Tuesday, 3 April 2018

Prayer and Wisdom in Ruth Burrows

On the 4th of April in the Carmelite Library, Philip Harvey gave the third in this year’s series of Carmelite Conversations on the spiritual writer Ruth Burrows. Here is the third of three short papers, which includes a meditation using lines from her meditations on the Lord’s Prayer.

Reading Ruth Burrows this year I have come to think that she is essentially writing the same book but in different ways. Each of her books is different, but their preoccupations and purposes are similar. They come together out of the same place of deep contemplation and their consistent attention is to relationship with God in prayer.

She writes: “I think that, in these days, we must have the courage, which can only flow from conviction that prayer has nothing to do with what is ‘experienced’, to shake ourselves free from the ideas almost uniformly presented by mystical writers of former days. Is there not one who does not speak as if some sort of ‘experience’ must crown a spiritual life, otherwise something has gone wrong? We need to turn back to the gospels and our Lord’s simple statements on prayer. We need to look around at people whom we know are leading dedicated lives, devoted to prayer. The common experience will be of ‘absence’, darkness, nothing. How foolish to conclude that this denotes something wrong, that we moderns have lost something, that God seems less concerned about us than about earlier generations. It seems to me we can trust that God, faithful to those he loves, longing only to give himself, is positively choosing to give himself in this dark way, this poor way.” (BLG 101)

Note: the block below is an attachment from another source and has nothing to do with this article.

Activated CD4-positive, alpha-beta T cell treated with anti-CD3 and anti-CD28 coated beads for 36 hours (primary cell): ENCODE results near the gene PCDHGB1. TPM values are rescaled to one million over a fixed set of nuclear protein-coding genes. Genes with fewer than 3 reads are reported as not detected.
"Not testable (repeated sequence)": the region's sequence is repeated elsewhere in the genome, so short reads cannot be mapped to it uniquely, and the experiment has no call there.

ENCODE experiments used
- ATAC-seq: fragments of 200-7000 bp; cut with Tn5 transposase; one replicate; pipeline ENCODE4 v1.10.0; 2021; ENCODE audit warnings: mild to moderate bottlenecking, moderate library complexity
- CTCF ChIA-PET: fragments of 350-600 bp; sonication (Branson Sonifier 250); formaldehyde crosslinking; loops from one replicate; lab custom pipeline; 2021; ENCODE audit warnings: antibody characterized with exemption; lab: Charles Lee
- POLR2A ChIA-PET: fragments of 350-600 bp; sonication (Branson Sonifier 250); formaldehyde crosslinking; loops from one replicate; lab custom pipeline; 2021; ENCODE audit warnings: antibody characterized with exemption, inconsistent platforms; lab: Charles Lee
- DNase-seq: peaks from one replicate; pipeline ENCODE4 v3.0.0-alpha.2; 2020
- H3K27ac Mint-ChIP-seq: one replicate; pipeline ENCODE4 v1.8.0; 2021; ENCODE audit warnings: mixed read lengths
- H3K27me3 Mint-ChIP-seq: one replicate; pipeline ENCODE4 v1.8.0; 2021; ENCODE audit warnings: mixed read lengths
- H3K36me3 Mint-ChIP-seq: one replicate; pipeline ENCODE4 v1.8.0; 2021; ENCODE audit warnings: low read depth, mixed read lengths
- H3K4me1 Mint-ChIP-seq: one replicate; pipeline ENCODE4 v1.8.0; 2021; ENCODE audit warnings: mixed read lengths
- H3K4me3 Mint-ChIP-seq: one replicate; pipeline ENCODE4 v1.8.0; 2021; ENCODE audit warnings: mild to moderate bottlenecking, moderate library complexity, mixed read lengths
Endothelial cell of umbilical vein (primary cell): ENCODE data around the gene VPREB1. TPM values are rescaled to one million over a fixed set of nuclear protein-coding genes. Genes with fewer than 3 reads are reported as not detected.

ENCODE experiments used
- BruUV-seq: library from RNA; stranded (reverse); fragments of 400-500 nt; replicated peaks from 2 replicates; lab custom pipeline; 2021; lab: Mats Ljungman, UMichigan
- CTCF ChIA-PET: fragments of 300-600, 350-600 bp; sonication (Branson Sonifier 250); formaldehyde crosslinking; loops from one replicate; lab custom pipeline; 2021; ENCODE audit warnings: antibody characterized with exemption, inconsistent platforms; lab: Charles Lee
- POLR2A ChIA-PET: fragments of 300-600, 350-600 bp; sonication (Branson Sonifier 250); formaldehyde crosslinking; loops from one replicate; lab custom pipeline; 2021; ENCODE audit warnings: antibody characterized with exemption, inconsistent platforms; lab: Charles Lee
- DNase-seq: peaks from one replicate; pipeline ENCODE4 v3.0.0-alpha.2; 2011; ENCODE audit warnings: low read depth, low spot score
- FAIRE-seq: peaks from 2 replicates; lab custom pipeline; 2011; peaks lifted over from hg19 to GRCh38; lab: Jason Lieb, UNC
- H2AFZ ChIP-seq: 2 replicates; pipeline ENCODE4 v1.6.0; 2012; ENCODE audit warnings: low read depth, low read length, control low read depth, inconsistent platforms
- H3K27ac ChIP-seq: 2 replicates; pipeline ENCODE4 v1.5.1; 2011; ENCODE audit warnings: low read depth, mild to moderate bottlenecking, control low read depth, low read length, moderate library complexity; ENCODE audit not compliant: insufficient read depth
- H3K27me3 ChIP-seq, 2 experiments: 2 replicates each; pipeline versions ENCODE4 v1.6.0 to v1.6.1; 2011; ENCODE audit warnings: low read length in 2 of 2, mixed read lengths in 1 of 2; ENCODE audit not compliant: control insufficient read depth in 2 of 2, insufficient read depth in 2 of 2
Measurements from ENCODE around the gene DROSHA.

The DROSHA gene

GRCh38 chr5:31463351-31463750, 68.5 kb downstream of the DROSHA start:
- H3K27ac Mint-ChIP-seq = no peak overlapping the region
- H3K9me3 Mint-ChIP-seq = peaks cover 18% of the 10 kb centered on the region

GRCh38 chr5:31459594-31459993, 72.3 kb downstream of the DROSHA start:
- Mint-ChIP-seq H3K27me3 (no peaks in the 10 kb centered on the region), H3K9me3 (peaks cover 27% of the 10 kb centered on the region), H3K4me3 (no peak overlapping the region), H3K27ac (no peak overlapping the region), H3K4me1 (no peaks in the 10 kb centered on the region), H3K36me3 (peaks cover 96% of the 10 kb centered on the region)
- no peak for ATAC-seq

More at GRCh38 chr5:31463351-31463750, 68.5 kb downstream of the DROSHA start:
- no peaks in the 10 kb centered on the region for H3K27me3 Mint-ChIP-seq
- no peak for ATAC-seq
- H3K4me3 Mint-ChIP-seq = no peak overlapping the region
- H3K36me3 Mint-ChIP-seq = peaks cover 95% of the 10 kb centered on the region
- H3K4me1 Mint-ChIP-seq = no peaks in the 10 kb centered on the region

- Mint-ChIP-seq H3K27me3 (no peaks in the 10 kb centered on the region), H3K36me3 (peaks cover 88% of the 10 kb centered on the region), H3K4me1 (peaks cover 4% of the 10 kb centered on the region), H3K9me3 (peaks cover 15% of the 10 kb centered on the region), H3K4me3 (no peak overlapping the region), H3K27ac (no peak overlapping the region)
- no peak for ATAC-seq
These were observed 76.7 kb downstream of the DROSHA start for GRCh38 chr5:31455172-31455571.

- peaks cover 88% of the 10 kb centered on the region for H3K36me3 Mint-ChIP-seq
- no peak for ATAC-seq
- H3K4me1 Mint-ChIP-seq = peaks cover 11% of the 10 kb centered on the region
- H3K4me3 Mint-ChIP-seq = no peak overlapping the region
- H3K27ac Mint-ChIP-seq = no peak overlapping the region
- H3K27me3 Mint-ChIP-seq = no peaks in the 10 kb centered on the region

This is the way into Ruth Burrows’ practice of prayer. It is the place she found herself not before but after many years of prayer life. Frequently in her writing she says there is no big secret going on here, that we start where we are and make ourselves open to God, just as happens in the opening of the Lord’s Prayer.  All I can do here in this time is present you with a few of the things Ruth says about prayer. On that same page of the biography she says, “True prayer is a giving of self to God, an opening of the self to God, not a seeking to feel God and his action.”